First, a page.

On a recent evening my husband and I were enjoying dinner on the roof at the Raven Cafe, and I noticed the earrings a lady at the next table was wearing. I asked her who made them and, sure enough, they were made by Lesley Aine Mckeown. The lady said she has a number of pieces by Lesley, and picks up a new one every time she comes to Prescott.
Lesley’s work has evolved and changed over the 38 years she has been a jeweler, but her signature style is very recognizable, even from across the room. Her jewelry incorporates sterling silver and high-karat gold with designer cabochons and gemstones. It is sculptural, with carefully chosen stones that are allowed to really sing through placement and design. She pays particular attention to making the back of a piece as finished and pretty as the front, roller-printing the backs of the bezel cups. Sometimes she’ll set a tiny stone on the back of a piece as a “private little conversation with the wearer.”
“I work every day. I’m always thinking about new designs, even dreaming about them!” Lesley spends time studying all forms of artist expression, including architecture,sculpture and ceramics.
Right now she is doing a deep dive into work that is more sculptural, finding resonance in different 3D media in deep form and working to see how they translate into metal while remaining functional.
All her life she has been surrounded by art and by artistic activity and perspectives. Her parents met and married while students at the Kansas City Art Institute, and have successful careers as makers and past gallery owners. She says she benefited immensely from watching them navigate between making art and running businesses, and she has created an active presence online through social media and her website. Lesley has been in the world of fine stones and fine jewelry long enough to gain significant national recognition, and has several related initiatives branching from her jewelry-making.
While Lesley has been teaching for 20 years, lately she has really honed her course development and focus, especially since the pandemic forced so much teaching online. The inner and technical work she has done over the years show in her teaching and has been very well received by those seeking mentorship for their own jewelry work. She teaches now both remotely and in person across the country, and her classes fill quickly. Teaching brings her back to the basics she learned decades ago, and reflects her depth of technical skill. Her classes are not project-based, but focus on design, technique and creative thinking.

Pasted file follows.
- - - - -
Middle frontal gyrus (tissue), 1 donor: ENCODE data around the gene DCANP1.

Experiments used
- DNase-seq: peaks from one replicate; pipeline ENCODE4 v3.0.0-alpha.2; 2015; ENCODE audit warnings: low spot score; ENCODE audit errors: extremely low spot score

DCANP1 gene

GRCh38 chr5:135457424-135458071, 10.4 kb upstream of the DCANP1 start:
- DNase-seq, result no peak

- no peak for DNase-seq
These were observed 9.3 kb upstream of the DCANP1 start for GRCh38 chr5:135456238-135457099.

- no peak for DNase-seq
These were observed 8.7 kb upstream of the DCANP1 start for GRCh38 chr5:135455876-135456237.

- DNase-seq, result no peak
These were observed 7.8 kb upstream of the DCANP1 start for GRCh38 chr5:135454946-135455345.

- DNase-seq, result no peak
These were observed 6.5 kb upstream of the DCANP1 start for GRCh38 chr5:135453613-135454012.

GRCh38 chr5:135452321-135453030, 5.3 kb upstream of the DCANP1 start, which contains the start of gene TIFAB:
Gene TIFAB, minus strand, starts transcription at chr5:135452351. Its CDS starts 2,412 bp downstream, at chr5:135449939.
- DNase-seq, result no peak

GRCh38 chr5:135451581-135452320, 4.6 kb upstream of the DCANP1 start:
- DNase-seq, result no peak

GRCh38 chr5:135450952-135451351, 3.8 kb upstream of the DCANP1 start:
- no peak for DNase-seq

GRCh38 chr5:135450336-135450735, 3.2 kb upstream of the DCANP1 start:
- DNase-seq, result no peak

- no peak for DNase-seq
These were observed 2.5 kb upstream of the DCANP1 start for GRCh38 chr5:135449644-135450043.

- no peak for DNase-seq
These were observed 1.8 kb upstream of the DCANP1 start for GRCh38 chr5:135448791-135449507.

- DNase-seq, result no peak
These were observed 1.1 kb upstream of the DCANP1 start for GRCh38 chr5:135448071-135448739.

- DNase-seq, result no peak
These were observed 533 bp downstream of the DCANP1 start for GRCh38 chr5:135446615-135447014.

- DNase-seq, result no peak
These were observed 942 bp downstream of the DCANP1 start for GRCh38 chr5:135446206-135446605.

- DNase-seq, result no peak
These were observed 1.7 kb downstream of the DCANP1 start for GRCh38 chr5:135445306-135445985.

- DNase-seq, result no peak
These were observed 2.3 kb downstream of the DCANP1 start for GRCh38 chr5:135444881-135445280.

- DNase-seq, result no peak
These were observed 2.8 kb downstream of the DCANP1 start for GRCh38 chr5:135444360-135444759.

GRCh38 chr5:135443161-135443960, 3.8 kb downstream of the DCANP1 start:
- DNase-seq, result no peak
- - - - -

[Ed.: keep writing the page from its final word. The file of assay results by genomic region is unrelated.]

Lesley’s success also allows her to take on other projects. She is starting a jewelry-making support group, by invitation only, for artists seeking to hone their design and technical skills. She started a Facebook group just about stones, Addiction Stone Exchange, which is almost strictly educational and includes as members stone enthusiasts, lapidary artists, dealers and geologists.
Lesley publishes articles on the site on a wide range of stones and minerals, how they formed, the different colors they come in, and where they originate. It’s a fascinating resource to learn more about stones.
Twice annually Lesley holds sales of very high-quality stones. She is working on creating a website so people can see the stones and purchase them online.
Having worked in this world of stones for so long, she has cultivated relationships with stone-dealers worldwide. “I look for small, family-owned businesses. If they’re not mining the material, they are directly connected with the mine. There’s a really small degree of separation between where it came from and ending up in my jewelry.”
Lesley completed four years of study in lapidary arts under Keith Horst at Yavapai College. This has transformed how she designs pieces, as now she can cut her own stones. Sometimes she’ll have an idea for a concept piece and cut the stones to fit, and sometimes a cut stone will inspire the piece. She works a lot with color. Until recently she was grooving on blues and greens; now she is excited about purples.
“Sometimes you don’t realize what might have sparked your creativity or your interest in expressing yourself in your art until later in life. You think it’s one thing, but later you realize it’s this other thing.”
Growing up in a household of makers certainly informed how Lesley learned to see the world and creatively find her voice. “What’s happened in my life is that I’ve reached a point in my career where I can take an entire week to design a piece, to explore a deeper narrative in my work.”
Among fine galleries and museum shops across the country, Lesley Aine McKeown’s work is represented exclusively in Prescott by Van Gogh’s Ear on Whiskey Row and can be found on ArtfulHome.com. Learn more about Lesley at lesleyainemckeown.com.